Lucan School of Music Child Protection Policy

The following is The Lucan School of Music’s Child Protection Policy. Susan Callaghan, director of the Lucan School of Music has been designated to act as a liaison with outside agencies and a resource person to any school staff member who has child protection concerns.


Lucan School of Music is fully committed to safeguarding the well being of its young students. School faculty and administrative staff should, at all times, show respect and understanding for the rights, safety and welfare of students and conduct themselves in a way that reflects the principles of the school.

The aim of Lucan School of Music’s Child Protection Policy is to promote best practice in protection and set out a procedural framework to ensure that members of staff are equipped to make informed responses to specific issues and minimise risk with regard to protection and welfare issues. In implementing its policy, Lucan School of Music will adhere to the recommendations of Children First – National Guidelines for the Protection and Welfare of Children (Department of Health and Children, 1999) and Our Duty to Care – The Principles of Good Practice for the Protection of Children and Young People Department of Health and Children, 2002).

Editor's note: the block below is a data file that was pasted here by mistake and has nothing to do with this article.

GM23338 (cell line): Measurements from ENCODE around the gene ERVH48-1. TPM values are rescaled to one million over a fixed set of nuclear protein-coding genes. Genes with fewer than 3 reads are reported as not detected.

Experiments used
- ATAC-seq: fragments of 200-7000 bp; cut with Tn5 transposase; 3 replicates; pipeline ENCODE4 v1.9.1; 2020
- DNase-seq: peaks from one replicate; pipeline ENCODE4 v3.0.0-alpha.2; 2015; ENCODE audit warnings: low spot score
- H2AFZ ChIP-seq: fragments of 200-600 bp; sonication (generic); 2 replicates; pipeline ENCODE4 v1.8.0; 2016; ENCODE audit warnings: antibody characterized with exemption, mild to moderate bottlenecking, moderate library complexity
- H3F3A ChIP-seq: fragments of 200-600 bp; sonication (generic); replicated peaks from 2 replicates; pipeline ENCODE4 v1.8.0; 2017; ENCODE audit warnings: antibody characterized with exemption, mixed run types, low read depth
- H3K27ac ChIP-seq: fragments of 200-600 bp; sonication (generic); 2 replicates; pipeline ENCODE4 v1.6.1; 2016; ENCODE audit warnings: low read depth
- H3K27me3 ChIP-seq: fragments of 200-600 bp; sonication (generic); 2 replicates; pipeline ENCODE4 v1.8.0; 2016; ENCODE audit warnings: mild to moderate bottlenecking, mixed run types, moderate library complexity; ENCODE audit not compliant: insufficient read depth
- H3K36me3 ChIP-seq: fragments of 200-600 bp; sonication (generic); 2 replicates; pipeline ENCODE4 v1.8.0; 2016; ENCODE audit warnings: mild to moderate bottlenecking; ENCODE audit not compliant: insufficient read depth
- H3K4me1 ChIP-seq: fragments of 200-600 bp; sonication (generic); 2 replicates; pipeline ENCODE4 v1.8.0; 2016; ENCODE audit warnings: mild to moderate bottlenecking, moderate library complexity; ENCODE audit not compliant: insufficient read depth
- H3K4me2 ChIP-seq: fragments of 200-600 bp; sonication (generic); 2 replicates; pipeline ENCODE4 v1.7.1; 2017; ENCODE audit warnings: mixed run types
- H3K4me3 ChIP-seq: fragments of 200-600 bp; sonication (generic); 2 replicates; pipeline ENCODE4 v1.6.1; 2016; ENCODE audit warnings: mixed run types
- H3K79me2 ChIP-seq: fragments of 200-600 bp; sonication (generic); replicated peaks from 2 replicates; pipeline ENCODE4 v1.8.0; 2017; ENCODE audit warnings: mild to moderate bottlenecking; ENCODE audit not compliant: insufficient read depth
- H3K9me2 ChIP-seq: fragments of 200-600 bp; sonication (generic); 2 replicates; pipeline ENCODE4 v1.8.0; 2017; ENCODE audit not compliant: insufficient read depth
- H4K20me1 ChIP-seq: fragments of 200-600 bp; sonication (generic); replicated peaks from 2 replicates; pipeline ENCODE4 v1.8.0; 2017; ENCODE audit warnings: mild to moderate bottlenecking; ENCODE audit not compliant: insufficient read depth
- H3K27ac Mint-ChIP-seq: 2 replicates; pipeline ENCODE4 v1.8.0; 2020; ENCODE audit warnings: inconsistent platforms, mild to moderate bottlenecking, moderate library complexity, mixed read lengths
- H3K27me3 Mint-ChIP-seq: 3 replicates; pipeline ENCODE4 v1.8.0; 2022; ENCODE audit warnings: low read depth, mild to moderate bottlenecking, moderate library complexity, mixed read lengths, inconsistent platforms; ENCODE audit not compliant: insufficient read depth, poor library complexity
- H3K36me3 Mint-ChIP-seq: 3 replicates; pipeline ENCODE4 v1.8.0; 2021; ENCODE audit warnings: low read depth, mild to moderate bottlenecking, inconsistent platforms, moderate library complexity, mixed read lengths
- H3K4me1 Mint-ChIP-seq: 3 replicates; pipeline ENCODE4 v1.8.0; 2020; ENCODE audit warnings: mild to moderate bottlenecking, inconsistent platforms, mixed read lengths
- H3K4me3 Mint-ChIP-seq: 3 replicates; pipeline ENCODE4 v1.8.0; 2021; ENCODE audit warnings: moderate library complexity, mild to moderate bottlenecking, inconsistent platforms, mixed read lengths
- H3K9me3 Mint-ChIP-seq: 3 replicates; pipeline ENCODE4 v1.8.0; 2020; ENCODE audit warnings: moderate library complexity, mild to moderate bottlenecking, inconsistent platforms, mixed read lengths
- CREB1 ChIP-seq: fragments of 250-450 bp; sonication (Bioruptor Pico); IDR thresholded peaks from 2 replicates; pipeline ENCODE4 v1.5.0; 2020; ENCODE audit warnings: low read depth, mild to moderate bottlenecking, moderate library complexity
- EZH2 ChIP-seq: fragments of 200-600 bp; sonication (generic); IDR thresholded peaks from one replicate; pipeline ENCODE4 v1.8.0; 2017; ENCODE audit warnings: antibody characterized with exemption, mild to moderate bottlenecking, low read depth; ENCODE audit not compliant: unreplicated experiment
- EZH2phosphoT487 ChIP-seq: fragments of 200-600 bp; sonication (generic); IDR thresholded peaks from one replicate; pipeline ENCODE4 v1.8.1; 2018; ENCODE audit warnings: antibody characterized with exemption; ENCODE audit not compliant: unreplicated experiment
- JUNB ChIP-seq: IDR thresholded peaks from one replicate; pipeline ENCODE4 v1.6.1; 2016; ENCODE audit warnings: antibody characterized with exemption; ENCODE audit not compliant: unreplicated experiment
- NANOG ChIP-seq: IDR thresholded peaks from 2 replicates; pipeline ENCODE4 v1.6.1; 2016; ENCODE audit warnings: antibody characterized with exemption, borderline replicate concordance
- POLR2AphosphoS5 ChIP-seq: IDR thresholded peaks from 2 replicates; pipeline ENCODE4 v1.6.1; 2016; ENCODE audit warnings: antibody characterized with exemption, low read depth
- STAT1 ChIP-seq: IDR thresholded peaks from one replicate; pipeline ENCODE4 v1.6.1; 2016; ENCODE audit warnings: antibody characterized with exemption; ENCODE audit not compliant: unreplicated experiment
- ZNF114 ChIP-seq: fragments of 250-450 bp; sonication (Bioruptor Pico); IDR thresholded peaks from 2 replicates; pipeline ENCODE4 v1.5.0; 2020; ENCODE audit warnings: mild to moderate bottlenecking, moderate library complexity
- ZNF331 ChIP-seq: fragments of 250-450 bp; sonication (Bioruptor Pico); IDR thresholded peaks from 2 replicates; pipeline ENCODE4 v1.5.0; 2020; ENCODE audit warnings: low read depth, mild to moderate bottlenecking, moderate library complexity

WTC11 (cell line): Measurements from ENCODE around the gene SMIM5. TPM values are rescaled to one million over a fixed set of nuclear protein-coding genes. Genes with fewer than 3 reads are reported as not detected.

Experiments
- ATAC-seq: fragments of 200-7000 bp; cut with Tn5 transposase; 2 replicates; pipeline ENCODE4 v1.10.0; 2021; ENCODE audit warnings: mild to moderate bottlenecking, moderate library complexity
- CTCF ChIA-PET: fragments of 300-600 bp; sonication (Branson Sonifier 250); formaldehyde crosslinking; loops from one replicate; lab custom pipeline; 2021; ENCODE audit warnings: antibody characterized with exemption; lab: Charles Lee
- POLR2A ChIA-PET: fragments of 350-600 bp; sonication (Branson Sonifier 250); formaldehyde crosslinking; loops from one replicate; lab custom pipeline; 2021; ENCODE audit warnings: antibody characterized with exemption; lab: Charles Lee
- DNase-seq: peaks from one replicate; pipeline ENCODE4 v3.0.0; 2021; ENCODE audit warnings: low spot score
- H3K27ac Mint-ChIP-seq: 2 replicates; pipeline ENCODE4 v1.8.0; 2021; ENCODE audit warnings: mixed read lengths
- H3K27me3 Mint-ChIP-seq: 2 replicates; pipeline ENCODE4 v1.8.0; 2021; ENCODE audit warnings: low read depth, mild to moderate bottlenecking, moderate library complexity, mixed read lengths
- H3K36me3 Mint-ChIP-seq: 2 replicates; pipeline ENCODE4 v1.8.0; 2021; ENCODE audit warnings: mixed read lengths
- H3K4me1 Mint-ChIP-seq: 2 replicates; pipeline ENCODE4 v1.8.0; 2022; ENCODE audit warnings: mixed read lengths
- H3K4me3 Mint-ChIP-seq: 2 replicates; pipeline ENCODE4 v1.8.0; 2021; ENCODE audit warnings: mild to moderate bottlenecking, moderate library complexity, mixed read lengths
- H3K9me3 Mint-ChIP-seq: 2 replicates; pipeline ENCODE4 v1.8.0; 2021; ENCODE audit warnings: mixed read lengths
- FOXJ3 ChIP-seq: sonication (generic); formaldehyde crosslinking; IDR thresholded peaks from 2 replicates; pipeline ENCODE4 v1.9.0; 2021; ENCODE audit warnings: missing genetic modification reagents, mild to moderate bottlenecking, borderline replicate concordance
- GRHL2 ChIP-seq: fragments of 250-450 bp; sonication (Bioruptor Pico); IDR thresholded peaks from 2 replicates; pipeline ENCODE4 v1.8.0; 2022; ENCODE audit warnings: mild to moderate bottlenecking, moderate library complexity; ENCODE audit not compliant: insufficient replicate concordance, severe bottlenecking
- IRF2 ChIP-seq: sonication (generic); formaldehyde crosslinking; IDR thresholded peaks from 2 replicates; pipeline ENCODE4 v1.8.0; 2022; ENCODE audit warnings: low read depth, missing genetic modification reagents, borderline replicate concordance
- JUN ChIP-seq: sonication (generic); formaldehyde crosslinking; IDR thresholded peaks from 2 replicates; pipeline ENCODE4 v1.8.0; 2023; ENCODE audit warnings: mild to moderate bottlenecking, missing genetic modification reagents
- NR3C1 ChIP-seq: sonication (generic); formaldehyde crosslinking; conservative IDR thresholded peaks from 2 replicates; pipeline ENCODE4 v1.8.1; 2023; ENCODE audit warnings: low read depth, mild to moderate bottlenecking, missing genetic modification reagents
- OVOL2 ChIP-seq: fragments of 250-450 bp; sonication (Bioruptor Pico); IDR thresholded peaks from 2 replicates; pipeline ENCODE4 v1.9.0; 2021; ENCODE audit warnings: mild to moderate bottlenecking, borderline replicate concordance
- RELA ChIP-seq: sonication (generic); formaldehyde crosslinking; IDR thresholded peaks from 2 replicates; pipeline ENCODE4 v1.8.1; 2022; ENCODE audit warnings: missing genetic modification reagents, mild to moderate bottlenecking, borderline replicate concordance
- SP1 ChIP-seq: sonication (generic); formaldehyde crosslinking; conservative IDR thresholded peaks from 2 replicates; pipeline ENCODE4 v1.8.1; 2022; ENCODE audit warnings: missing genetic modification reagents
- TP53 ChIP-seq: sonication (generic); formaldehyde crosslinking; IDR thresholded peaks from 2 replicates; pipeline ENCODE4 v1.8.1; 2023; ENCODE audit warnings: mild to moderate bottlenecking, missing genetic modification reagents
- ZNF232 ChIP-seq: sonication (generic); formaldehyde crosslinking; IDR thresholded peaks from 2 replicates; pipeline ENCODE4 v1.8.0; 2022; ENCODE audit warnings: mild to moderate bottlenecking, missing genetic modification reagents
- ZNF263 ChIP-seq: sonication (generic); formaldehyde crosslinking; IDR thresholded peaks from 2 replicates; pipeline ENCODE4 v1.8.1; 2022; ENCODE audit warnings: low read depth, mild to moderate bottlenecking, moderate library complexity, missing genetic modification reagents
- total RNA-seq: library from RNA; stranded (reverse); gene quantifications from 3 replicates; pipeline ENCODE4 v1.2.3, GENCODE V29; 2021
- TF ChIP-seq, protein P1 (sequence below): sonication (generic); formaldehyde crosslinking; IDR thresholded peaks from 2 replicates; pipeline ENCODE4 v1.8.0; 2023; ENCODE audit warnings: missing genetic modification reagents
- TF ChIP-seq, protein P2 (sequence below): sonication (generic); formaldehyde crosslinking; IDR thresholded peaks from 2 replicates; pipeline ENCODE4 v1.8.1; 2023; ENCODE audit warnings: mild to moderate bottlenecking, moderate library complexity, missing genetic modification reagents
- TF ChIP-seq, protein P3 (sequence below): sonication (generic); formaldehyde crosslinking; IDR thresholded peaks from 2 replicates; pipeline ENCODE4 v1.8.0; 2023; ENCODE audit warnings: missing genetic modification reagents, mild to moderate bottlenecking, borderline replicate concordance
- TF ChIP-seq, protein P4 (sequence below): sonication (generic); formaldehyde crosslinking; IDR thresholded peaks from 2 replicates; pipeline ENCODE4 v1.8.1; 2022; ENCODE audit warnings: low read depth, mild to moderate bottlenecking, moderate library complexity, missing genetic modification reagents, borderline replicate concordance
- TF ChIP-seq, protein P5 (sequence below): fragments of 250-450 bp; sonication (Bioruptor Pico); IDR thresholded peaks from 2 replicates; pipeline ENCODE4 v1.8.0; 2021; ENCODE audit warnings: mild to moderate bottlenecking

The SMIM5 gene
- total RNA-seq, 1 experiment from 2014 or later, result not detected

We have implemented procedures covering:

  1. Code of behaviour for staff
  2. Procedures for reporting suspected cases of abuse
  3. Allegations of misconduct or abuse by staff
  4. Recruitment and selection practices
  5. Complaints and accidents procedure



  1. Children are to be treated with dignity, sensitivity and respect.
  2. School staff must be sensitive to the risks involved in interacting with children in a one-to-one setting.
  3. While physical contact may be necessary to instruct a child how to hold/play an instrument, it should be appropriate to the lesson or class, and only take place when it is acceptable to all concerned.